...one of the most highly
regarded and expertly designed C++ library projects in the
world.
— Herb Sutter and Andrei
Alexandrescu, C++
Coding Standards
namespace boost { template <class Cond, class T = void> struct enable_if; template <class Cond, class T = void> struct disable_if; template <class Cond, class T> struct lazy_enable_if; template <class Cond, class T> struct lazy_disable_if; template <bool B, class T = void> struct enable_if_c; template <bool B, class T = void> struct disable_if_c; template <bool B, class T> struct lazy_enable_if_c; template <bool B, class T> struct lazy_disable_if_c; }
int negate(int i) { return -i; } template <class F> typename F::result_type negate(const F& f) { return -f(); }Suppose the compiler encounters the call negate(1). The first definition is obviously a better match, but the compiler must nevertheless consider (and instantiate the prototypes) of both definitions to find this out. Instantiating the latter definition with F as int would result in:
int::result_type negate(const int&);where the return type is invalid. If this was an error, adding an unrelated function template (that was never called) could break otherwise valid code. Due to the SFINAE principle the above example is not, however, erroneous. The latter definition of negate is simply removed from the overload resolution set.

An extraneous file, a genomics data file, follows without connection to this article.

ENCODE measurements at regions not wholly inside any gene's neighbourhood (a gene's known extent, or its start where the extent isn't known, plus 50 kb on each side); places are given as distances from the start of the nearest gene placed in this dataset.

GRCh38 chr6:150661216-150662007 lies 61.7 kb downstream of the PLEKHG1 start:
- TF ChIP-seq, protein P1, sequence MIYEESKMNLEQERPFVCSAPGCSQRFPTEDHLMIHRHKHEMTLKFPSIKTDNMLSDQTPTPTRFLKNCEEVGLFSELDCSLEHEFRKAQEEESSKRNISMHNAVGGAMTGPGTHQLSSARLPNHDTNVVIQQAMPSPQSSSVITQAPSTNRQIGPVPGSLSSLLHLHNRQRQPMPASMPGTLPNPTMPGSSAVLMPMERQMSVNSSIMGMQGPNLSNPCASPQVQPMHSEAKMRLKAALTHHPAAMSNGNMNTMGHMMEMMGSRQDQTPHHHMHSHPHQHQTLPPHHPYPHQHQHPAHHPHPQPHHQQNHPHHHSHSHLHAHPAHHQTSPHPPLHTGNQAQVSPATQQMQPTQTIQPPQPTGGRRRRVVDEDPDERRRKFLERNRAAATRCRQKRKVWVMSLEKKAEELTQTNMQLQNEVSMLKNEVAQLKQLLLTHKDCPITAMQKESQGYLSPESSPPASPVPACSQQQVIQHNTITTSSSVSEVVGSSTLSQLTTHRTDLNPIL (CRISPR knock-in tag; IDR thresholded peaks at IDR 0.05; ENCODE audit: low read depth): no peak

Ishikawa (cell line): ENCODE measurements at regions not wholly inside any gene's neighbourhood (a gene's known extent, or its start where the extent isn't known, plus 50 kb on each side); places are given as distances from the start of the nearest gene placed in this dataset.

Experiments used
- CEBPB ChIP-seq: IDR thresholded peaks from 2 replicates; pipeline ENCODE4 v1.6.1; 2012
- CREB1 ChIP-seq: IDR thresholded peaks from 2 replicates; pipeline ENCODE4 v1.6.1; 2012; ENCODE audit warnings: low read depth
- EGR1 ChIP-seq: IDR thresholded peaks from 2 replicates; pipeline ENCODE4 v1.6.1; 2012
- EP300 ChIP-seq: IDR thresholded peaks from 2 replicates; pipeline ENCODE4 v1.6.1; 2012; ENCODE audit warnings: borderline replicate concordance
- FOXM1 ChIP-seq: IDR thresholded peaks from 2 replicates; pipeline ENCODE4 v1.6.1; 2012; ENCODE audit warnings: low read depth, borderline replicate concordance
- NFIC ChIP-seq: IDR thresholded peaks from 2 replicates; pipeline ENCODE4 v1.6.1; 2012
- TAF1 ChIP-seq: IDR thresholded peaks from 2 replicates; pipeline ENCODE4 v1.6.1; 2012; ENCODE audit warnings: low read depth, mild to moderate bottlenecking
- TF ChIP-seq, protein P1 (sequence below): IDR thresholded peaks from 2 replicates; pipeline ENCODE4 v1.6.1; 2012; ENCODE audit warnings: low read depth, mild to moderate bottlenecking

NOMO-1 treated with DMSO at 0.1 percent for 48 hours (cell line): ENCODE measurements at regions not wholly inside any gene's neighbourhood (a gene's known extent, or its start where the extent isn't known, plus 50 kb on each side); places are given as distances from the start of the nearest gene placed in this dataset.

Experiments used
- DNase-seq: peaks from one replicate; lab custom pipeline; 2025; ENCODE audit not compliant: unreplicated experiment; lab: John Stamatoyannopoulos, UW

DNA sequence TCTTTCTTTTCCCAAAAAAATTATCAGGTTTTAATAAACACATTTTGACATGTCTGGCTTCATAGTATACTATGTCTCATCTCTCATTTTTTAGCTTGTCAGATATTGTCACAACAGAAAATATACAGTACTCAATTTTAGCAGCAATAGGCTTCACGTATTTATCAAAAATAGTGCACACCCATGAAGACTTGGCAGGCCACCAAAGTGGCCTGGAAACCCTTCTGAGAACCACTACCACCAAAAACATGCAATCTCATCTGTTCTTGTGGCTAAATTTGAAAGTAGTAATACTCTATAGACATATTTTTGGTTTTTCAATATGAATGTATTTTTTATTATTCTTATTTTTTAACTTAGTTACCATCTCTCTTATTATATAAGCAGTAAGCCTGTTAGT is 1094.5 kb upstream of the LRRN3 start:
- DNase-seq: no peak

template <bool B, class T = void> struct enable_if_c { typedef T type; }; template <class T> struct enable_if_c<false, T> {}; template <class Cond, class T = void> struct enable_if : public enable_if_c<Cond::value, T> {};An instantiation of the enable_if_c template with the parameter B as true contains a member type type, defined to be T. If B is false, no such member is defined. Thus enable_if_c<B, T>::type is either a valid or an invalid type expression, depending on the value of B. When valid, enable_if_c<B, T>::type equals T. The enable_if_c template can thus be used for controlling when functions are considered for overload resolution and when they are not. For example, the following function is defined for all arithmetic types (according to the classification of the Boost type_traits library):
template <class T> typename enable_if_c<boost::is_arithmetic<T>::value, T>::type foo(T t) { return t; }The disable_if_c template is provided as well, and has the same functionality as enable_if_c except for the negated condition. The following function is enabled for all non-arithmetic types.
template <class T> typename disable_if_c<boost::is_arithmetic<T>::value, T>::type bar(T t) { return t; }For easier syntax in some cases and interoperation with Boost.MPL we provide versions of the enable_if templates taking any type with a bool member constant named value as the condition argument. The MPL bool_, and_, or_, and not_ templates are likely to be useful for creating such types. Also, the traits classes in the Boost.Type_traits library follow this convention. For example, the above example function foo can be alternatively written as:
template <class T> typename enable_if<boost::is_arithmetic<T>, T>::type foo(T t) { return t; }
template <class T> T foo(T t, typename enable_if<boost::is_arithmetic<T> >::type* dummy = 0);Hence, an extra parameter of type void* is added, but it is given a default value to keep the parameter hidden from client code. Note that the second template argument was not given to enable_if, as the default void gives the desired behavior.